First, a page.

In vitro-enriched BM-derived granulocytes were analyzed by FACS for intracellular expression of gzmA and gzmB by using αmgzmA IS or αhugzmB mAb, the latter is known to crossreact with mouse gzmB.38 The specificity of both antibodies for the respective gzm was verified by using the gzmA/gzmB-positive CTL line, 1.3E6SN, and the gzmA/gzmB-negative thymoma line, EL4.F15, as well as ex vivo-derived LCMV-immune spleen cells (day 8 after infection) from B6, gzmA-/-, and gzmB-/- mice. As expected, only 1.3E6SN, but not EL4.F15, cells stained with αmgzmA IS and αhugzmB mAb (Figure 2A). In addition, αmgzmA IS stained a fraction of CD8+ T cells from LCMV-immune B6 and gzmB-/- but not gzmA-/- mice and, conversely, αhugzmB mAb stained a fraction of CD8+ T cells from LCMV-immune B6 and gzmA-/- but not gzmB-/- mice (Figure 2Bi). The lower intensities seen with T cells stained for gzmB compared with gzmA may be due to the fact that a monospecific mAb rather than a polyspecific IS was used in the former case. However, using in vitro-propagated alloreactive T-cell lines, known to express much higher levels of both gzms, it is clearly shown that both, αmgzmA IS or αhugzmB mAb, are specific and differentially stain the respective cell populations from B6, gzmA-/-, and gzmB-/- mice (Figure 2Bii). Most importantly, none of the in vitro-enriched granulocyte populations from B6, gzmA-/-, and gzmB-/- mice stained with αmgzmA IS and/or αhugzmB mAb (Figure 2Ci), even after earlier activation with either LPS or the lipoprotein Lip-OspA (Figure 2Cii; only shown for B6 granulocytes). Similar results were obtained with in vitro-enriched B6 granulocytes previously stimulated (90 minutes) with zymosan (Figure 3). The combined data indicate that in vitro-generated mouse granulocytes do not express gzmA and gzmB, even after activation and expansion.
The data obtained by FACS analysis were verified by IEM (Figure 4, only shown for gzmA; αmgzmA mAb; 7.1). Only specimens of 1.3E6SN but not EL4.F15 (data not shown) were heavily stained with αmgzmA mAb (7.1) in particular in cytoplasmic granules. In contrast, no or only few grains were seen in sections of in vitro-enriched mouse neutrophils or eosinophils. The specificity of the αmgzmA mAb (7.1) has been described before30 and was verified again by WB analysis, using cell lysates from MACS-sorted CD8+ LCMV-immune cells from B6, gzmA-/-, and gzmB-/- mice as well as purified gzmA (Figure 4B).
Cell lysates from in vitro-enriched mouse granulocytes as well as from 1.3E6SN and EL4.F15 cell lines were tested for proteolytic activities of gzmB and cathepsin G, a granulocyte-specific protease,39 by using appropriate chromogenic substrates. 1.3E6SN lysates contained gzmB- (19 U/106 cells) but not cathepsin G-related activity (0 U/106 cells), whereas EL4.F15 lysates did not harbor either of the 2 enzymatic activities (0 U/106 cells). In addition, lysates from ex vivo-derived and enriched LCMV-immune CD8+ T cells from B6 (3 U/106 cells) but not gzmAxB-/- mice (0 U/106 cells) expressed gzmB activity, although at much lower levels (3 U versus 19 U/106 cells, as expected from previous studies; M.M.S. unpublished data, February 2004) when compared with the long-term cultured T-cell line, 1.3E6SN. Both ex vivo-derived T-cell populations expressed low but significant levels of cathepsin G or cathepsin G-like activity (1.3 U/106 cells). In contrast, lysates from in vitro-enriched granulocytes, unstimulated or LPS-stimulated, expressed only cathepsin G-related (17 U/106 cells), but not gzmB-related (0 U/106 cells), enzymatic activities.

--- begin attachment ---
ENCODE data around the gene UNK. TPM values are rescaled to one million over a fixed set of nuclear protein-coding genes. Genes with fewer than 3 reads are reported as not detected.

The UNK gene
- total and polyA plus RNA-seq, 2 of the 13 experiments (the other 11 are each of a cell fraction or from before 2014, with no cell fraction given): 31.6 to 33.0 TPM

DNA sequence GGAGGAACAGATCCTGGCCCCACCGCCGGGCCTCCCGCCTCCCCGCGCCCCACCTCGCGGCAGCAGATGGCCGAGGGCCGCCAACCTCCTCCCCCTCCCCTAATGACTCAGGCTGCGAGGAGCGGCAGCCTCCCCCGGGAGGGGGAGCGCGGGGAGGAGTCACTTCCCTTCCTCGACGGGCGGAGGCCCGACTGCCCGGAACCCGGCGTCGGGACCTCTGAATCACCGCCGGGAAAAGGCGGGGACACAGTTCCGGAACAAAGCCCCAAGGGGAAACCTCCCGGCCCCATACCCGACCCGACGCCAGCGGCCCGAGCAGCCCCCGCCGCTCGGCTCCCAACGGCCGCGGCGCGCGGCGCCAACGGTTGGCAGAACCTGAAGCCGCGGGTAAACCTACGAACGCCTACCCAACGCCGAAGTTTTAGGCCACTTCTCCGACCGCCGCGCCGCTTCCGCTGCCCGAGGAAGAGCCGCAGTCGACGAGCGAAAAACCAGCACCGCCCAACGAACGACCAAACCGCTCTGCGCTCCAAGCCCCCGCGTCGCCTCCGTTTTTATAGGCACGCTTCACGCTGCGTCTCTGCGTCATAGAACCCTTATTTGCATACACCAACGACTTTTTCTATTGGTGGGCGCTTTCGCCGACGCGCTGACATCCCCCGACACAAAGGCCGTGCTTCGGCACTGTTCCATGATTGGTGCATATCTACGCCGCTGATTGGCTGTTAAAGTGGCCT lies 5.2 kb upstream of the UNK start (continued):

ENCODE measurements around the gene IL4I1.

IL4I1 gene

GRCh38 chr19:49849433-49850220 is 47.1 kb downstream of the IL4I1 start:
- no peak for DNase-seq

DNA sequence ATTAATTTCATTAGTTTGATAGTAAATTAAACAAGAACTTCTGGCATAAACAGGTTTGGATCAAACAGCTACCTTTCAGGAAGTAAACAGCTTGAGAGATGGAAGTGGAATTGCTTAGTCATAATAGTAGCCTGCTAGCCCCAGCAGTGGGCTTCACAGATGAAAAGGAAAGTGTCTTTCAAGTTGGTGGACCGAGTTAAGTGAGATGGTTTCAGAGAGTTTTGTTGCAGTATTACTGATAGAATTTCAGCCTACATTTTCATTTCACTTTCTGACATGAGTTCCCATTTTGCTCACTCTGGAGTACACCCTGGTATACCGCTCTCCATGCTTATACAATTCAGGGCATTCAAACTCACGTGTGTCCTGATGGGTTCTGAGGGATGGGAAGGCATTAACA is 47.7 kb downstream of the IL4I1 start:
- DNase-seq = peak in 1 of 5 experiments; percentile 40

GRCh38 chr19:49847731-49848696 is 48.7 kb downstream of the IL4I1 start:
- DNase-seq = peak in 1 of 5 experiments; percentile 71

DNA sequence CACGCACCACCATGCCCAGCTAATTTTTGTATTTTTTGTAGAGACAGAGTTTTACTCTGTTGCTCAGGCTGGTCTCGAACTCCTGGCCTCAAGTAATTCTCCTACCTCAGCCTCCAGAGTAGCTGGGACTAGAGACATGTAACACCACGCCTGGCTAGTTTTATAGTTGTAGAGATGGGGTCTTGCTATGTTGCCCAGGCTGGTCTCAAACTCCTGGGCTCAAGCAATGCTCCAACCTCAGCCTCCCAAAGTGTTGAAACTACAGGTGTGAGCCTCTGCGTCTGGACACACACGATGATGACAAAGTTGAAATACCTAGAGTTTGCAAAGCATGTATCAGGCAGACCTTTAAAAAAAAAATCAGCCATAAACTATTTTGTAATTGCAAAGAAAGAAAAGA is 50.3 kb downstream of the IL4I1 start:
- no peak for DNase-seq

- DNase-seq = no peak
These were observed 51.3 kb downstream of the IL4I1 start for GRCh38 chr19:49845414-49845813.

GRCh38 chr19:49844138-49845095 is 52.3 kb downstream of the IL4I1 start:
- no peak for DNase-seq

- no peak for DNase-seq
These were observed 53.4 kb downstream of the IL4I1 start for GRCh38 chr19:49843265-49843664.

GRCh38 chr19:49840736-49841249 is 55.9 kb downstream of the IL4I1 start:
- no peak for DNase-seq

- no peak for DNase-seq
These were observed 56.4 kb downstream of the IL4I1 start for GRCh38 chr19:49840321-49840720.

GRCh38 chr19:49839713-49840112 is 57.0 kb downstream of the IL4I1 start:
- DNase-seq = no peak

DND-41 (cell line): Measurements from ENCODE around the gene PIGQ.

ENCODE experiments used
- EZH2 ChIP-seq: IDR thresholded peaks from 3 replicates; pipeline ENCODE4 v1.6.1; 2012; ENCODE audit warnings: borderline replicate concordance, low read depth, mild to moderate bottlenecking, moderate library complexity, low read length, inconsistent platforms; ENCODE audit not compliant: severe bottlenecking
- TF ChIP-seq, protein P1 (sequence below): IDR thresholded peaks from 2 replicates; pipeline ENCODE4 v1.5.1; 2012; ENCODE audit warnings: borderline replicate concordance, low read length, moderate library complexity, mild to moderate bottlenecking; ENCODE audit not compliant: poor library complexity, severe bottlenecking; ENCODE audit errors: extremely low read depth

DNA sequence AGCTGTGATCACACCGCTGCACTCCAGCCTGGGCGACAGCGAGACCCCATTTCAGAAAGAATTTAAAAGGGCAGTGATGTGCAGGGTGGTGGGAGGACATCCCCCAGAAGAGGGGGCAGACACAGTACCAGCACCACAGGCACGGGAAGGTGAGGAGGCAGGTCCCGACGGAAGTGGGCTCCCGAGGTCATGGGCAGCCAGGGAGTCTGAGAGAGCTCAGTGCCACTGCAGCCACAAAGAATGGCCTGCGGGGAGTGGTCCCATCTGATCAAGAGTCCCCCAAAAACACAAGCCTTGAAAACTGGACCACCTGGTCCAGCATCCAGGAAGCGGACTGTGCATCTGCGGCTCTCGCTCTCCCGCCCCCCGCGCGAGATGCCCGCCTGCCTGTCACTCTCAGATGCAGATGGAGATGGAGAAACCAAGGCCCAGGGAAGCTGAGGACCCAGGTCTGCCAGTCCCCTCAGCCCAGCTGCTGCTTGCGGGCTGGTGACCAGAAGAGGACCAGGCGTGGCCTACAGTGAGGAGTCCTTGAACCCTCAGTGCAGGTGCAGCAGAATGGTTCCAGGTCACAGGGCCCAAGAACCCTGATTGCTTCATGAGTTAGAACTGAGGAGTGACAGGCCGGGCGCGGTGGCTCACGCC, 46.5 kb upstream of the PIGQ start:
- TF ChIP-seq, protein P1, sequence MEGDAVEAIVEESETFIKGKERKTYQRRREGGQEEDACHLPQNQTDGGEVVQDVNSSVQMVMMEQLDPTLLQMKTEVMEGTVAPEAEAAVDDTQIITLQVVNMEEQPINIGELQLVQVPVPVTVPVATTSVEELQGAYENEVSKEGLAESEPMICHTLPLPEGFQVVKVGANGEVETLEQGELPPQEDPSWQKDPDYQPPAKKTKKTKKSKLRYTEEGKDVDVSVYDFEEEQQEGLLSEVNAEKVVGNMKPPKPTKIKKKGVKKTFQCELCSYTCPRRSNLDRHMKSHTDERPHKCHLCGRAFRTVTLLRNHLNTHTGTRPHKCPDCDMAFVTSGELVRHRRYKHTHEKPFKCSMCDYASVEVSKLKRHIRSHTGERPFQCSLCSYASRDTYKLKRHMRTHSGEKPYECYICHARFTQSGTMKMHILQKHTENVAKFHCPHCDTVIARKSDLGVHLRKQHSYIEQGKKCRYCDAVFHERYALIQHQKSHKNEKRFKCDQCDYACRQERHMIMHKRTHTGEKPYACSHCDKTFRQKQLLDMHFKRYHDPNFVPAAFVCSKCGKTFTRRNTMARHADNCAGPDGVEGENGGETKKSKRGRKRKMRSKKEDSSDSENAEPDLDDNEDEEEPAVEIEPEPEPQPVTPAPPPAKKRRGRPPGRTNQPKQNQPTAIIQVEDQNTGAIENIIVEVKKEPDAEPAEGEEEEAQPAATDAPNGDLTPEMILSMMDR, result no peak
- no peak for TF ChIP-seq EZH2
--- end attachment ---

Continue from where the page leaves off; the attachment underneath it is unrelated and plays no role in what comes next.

Ex vivo-derived mouse granulocytes do not express gzmB
B6 mice were injected intraperitoneally with LPS or infected intraperitoneally with L monocytogenes. Twenty hours and 48 hours after infection, respectively, cells were recovered from the peritoneal cavity and analyzed by FACS for surface phenotype and the expression of intracellular gzmB. Approximately 45% of cells from LPS-challenged mice stained Gr-1+, although with differential intensity. Only approximately 3% to 4% of cells expressing Gr-1 were also positive for NK1.1 and Thy1.2, and mainly in the Gr-1low cell population. When tested for the expression of gzmB, only few Gr-1hi but significantly more Gr-1low cells stained for gzmB. In contrast to Gr-1+ cells, a much higher proportion from Thy1.2+ cells (∼ 13%, total) and NK1.1+ cells (∼ 3%, total), expressed gzmB (∼ 10% and 20%, respectively) (Figure 5Ai). As expected, none of the ex vivo-derived LPS-sensitized Gr-1+ cells from gzmB-/- mice expressed gzmB (Figure 5Aii).
The peritoneal cell population from L monocytogenes-infected mice contained approximately 34% Gr-1+ cells, with approximately 74% and approximately 6% being also positive for NK1.1 and Thy1.2, respectively (Figure 5B). However, none of the Gr-1+ cells expressed gzmB, whereas approximately 4% of the NK1.1+ cells (∼ 43%, total) and approximately 9% of the Thy1.2+ cells (∼ 22%, total) were positive for gzmB. Similar results were obtained for gzmA (data not shown). Together, these data indicate that ex vivo-derived Gr-1+ mouse granulocytes do not express gzmA and gzmB, even during infection or on challenge with pathogen-derived agents (LPS).
Mouse BM-derived granulocytes do not express transcripts for gzmA, gzmB, and perf